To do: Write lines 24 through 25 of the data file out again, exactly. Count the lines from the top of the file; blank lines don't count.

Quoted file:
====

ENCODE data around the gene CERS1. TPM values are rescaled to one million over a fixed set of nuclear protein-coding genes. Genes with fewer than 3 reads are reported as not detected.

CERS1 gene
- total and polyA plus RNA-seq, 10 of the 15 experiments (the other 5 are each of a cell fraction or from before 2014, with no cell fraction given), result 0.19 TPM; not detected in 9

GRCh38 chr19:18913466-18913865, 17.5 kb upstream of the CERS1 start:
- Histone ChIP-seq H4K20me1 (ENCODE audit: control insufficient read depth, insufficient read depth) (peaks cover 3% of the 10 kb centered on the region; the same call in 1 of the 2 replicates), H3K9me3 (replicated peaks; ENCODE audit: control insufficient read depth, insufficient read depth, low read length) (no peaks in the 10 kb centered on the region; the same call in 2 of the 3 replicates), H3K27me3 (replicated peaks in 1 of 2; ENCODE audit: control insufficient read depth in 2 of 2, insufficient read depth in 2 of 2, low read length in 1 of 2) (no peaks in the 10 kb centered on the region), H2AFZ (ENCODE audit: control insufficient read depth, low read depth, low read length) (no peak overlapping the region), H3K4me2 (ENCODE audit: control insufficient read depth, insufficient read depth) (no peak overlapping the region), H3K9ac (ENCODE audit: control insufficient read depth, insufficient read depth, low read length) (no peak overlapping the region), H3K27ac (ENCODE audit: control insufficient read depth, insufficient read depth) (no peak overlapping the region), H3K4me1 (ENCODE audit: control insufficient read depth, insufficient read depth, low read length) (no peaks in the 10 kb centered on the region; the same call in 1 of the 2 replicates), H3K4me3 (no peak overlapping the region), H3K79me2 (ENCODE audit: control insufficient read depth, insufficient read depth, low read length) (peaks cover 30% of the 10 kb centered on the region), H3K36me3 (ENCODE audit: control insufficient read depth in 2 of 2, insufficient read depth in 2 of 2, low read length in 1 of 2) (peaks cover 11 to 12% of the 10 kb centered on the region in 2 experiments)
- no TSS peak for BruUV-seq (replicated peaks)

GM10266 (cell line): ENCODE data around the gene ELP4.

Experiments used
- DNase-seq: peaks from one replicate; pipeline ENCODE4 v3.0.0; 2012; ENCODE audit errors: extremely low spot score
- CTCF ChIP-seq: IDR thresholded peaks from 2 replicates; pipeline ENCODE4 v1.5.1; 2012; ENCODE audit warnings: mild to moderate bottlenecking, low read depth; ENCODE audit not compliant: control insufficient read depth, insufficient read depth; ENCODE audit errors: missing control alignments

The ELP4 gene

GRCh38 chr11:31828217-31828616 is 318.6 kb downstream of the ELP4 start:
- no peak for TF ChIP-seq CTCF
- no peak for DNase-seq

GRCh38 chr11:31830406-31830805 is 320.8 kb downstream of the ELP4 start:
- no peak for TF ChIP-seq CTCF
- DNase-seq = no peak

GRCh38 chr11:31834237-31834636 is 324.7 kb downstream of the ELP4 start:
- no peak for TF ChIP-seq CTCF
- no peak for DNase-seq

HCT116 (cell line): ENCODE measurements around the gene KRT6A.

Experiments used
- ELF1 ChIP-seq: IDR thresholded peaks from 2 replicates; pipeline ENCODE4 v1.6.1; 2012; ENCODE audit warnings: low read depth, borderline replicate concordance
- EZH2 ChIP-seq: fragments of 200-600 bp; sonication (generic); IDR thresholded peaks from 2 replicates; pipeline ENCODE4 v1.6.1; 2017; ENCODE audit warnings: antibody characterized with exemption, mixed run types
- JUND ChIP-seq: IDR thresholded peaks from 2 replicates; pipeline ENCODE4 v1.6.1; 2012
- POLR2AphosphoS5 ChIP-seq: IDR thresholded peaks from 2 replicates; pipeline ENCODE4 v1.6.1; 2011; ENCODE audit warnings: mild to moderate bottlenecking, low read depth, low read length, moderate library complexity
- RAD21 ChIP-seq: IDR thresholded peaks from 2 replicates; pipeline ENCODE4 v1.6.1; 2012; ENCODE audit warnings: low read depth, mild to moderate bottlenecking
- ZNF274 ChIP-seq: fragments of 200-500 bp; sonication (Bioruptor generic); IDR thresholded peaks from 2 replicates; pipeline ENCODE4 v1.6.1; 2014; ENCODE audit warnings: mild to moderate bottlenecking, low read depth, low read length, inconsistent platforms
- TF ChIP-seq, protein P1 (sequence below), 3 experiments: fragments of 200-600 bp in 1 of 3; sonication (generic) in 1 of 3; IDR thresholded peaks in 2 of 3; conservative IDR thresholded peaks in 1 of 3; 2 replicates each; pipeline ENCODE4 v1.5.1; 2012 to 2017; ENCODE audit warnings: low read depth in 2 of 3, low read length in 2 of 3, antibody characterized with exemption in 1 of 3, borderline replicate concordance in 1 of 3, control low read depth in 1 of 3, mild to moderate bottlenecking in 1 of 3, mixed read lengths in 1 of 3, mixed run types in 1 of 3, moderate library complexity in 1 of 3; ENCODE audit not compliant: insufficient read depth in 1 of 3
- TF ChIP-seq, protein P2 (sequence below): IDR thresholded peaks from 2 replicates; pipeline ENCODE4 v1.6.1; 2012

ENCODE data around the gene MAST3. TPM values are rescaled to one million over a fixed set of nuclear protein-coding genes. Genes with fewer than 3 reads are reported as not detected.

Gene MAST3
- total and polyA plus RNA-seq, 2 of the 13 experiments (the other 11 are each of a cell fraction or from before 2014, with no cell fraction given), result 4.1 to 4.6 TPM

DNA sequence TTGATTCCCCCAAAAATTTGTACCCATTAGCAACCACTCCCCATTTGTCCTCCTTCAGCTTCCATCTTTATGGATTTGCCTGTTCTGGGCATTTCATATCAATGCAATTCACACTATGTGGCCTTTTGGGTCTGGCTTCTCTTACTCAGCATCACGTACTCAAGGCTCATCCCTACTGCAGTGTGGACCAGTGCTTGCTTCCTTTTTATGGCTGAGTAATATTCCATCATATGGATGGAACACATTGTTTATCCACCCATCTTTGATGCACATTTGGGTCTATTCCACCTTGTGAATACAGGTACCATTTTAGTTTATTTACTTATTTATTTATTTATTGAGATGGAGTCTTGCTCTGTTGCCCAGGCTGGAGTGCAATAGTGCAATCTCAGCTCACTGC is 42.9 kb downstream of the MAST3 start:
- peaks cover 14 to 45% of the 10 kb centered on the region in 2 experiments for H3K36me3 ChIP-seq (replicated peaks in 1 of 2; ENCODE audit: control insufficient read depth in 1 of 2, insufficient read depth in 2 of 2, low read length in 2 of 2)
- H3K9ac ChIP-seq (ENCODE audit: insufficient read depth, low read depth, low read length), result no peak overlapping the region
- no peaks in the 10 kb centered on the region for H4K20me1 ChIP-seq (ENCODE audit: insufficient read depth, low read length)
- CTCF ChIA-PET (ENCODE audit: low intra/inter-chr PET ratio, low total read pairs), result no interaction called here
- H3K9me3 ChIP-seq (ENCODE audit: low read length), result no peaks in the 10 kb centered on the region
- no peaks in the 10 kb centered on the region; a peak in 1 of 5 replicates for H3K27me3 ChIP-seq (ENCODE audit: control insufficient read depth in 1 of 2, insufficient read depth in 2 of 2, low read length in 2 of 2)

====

- EZH2 ChIP-seq: fragments of 200-600 bp; sonication (generic); IDR thresholded peaks from 2 replicates; pipeline ENCODE4 v1.6.1; 2017; ENCODE audit warnings: antibody characterized with exemption, mixed run types
- JUND ChIP-seq: IDR thresholded peaks from 2 replicates; pipeline ENCODE4 v1.6.1; 2012